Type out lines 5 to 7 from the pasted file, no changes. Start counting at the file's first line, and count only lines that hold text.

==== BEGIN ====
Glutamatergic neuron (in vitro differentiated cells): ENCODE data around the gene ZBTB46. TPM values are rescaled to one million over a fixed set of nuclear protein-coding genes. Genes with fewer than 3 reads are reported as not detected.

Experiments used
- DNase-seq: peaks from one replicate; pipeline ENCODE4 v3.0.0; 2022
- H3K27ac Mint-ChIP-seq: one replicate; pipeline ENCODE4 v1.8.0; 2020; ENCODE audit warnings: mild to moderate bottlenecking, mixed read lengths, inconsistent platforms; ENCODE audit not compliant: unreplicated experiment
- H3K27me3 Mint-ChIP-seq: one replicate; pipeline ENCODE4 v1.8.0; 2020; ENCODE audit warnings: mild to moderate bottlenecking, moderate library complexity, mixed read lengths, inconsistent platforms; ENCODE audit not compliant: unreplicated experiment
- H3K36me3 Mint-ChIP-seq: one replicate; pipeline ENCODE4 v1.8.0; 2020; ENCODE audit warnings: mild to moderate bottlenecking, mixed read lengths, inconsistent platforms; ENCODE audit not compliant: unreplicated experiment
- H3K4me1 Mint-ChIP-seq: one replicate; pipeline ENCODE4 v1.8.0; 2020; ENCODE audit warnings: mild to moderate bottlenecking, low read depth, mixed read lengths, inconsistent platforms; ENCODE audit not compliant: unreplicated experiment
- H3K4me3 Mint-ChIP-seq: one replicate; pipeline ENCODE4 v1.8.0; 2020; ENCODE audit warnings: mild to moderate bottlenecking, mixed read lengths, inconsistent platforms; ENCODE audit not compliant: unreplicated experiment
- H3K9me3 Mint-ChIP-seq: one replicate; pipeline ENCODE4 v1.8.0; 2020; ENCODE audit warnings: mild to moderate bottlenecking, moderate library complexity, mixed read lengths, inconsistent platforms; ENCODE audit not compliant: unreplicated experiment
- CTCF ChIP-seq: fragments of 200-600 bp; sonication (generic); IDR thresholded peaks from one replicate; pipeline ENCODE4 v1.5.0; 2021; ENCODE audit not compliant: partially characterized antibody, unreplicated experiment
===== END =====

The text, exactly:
- H3K27me3 Mint-ChIP-seq: one replicate; pipeline ENCODE4 v1.8.0; 2020; ENCODE audit warnings: mild to moderate bottlenecking, moderate library complexity, mixed read lengths, inconsistent platforms; ENCODE audit not compliant: unreplicated experiment
- H3K36me3 Mint-ChIP-seq: one replicate; pipeline ENCODE4 v1.8.0; 2020; ENCODE audit warnings: mild to moderate bottlenecking, mixed read lengths, inconsistent platforms; ENCODE audit not compliant: unreplicated experiment
- H3K4me1 Mint-ChIP-seq: one replicate; pipeline ENCODE4 v1.8.0; 2020; ENCODE audit warnings: mild to moderate bottlenecking, low read depth, mixed read lengths, inconsistent platforms; ENCODE audit not compliant: unreplicated experiment